After the sixties catapulted a variety of different cultures into the sphere of consumer conscious, the market was primed for interior designer’s Vicente Wolf’s particular blend of heritage and contemporary design. Originally categorized as “High-Tech” due the perceived novelty of his slick interiors, the classification feels slightly misleading in this day and age, when the term connotes the increasingly rapid integration of technology with our daily lifestyle. Today, it would be more accurate to say that Wolf’s particular brand of minimalism reads cosmopolitan due to his characteristic juxtaposition of materials, cultures, and eras of the furniture he both designs and sources.
Read more at Knoll Inspiration.

After the sixties catapulted a variety of different cultures into the sphere of consumer conscious, the market was primed for interior designer’s Vicente Wolf’s particular blend of heritage and contemporary design. Originally categorized as “High-Tech” due the perceived novelty of his slick interiors, the classification feels slightly misleading in this day and age, when the term connotes the increasingly rapid integration of technology with our daily lifestyle. Today, it would be more accurate to say that Wolf’s particular brand of minimalism reads cosmopolitan due to his characteristic juxtaposition of materials, cultures, and eras of the furniture he both designs and sources.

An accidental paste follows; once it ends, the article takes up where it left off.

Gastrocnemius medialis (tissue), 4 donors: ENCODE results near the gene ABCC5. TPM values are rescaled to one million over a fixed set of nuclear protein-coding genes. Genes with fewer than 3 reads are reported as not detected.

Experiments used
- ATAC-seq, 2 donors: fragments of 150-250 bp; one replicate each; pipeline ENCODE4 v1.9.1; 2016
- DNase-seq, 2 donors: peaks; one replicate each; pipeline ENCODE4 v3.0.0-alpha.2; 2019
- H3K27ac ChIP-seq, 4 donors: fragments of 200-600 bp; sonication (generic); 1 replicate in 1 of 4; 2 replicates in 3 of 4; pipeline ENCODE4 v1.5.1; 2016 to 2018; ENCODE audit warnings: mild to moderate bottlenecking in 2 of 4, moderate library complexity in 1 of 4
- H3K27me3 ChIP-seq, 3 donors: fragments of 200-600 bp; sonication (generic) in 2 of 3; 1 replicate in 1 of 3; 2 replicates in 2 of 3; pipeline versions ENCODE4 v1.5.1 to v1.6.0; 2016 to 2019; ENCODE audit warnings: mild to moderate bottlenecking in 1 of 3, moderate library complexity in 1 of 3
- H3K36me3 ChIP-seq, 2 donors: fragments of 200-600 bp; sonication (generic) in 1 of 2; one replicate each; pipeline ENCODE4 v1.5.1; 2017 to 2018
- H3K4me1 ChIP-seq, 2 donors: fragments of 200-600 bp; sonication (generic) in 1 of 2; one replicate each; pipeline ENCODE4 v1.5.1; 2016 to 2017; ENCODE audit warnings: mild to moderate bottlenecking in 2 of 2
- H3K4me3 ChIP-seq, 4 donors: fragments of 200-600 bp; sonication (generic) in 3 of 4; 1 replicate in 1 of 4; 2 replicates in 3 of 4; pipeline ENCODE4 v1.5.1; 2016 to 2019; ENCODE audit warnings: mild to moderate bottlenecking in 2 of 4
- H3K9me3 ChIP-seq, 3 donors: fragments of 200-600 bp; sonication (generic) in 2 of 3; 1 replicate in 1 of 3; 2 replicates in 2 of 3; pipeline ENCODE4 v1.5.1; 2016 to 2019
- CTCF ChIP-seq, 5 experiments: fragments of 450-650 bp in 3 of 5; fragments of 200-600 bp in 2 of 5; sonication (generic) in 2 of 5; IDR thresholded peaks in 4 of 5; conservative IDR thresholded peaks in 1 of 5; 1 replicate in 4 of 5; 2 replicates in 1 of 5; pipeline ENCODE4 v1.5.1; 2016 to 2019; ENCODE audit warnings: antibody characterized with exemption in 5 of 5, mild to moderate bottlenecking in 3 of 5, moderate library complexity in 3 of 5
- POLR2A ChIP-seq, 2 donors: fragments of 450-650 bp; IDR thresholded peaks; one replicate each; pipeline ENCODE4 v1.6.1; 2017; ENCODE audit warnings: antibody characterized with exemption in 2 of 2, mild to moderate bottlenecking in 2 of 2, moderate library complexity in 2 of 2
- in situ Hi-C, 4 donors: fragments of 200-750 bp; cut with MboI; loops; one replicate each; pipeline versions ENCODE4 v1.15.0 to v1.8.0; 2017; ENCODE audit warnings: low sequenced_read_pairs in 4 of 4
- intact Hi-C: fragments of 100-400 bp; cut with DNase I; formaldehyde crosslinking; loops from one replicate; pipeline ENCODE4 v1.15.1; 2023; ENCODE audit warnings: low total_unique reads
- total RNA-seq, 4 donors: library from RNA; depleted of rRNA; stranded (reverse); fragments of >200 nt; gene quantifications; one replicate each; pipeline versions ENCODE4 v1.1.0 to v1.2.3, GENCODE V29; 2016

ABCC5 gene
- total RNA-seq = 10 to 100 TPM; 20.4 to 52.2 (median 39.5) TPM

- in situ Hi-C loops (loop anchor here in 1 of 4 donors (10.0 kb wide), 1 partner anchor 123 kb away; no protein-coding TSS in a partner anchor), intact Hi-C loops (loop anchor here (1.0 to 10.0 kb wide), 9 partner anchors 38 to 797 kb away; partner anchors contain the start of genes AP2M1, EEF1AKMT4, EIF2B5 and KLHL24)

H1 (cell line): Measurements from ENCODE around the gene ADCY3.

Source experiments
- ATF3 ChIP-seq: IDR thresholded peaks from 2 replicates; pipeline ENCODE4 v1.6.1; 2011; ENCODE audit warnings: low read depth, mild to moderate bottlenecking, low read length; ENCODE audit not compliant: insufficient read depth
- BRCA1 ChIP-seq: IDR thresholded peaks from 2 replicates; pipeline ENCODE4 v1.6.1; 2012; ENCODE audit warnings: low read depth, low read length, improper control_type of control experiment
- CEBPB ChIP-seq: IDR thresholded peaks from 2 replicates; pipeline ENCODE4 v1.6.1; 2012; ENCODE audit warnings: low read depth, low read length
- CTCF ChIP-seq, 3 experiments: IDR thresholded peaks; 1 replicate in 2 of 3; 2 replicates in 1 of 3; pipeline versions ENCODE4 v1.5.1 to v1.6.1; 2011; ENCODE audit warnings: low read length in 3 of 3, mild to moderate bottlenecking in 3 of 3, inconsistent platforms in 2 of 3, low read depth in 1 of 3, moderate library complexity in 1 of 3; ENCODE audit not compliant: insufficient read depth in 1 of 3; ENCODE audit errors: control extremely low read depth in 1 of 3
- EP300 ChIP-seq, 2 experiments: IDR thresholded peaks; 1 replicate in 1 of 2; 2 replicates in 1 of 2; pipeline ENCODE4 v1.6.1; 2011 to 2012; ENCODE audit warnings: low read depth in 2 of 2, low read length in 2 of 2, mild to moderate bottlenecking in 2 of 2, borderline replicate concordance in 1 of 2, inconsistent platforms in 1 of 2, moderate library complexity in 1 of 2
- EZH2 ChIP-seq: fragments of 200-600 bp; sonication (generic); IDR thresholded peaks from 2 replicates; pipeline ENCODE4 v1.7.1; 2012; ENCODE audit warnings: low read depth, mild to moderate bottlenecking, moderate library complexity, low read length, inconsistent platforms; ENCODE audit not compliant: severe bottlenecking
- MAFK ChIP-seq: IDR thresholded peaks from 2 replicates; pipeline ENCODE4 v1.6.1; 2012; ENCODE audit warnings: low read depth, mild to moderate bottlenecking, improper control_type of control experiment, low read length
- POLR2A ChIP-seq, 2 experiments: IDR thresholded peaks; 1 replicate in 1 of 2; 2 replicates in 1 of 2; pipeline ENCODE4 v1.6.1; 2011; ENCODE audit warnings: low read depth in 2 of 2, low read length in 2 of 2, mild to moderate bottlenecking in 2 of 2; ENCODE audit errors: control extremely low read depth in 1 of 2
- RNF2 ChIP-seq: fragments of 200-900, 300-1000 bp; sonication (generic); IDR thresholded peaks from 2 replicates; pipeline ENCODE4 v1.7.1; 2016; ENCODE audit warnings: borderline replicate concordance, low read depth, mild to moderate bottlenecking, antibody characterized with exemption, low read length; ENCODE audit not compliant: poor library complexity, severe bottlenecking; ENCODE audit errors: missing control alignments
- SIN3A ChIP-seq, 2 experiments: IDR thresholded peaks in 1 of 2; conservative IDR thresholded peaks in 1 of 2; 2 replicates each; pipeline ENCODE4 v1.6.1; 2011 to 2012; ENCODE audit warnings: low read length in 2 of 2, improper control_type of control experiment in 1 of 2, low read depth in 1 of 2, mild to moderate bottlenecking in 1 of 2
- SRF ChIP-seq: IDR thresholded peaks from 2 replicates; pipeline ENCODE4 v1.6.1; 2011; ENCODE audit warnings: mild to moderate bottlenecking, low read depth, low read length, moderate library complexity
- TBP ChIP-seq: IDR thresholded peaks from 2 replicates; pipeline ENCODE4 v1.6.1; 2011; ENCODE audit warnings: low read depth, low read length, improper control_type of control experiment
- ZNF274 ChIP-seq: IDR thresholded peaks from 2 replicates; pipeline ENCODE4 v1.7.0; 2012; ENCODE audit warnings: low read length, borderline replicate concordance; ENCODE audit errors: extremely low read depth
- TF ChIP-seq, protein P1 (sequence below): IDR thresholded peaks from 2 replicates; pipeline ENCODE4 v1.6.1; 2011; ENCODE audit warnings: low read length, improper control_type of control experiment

Read more at Knoll Inspiration.

At turns modern and airy, comfortable and warm, this renovated 1980’s house is a testament to colorful personalities of its inhabitants. Populated with pieces by Warren Platner, Eero Saarinen, Jens Risom, and Florence Knoll, the home’s interior is artfully punctuated with pattern, personal treasures, and stuffed animals that make the home feel delightfully chic.

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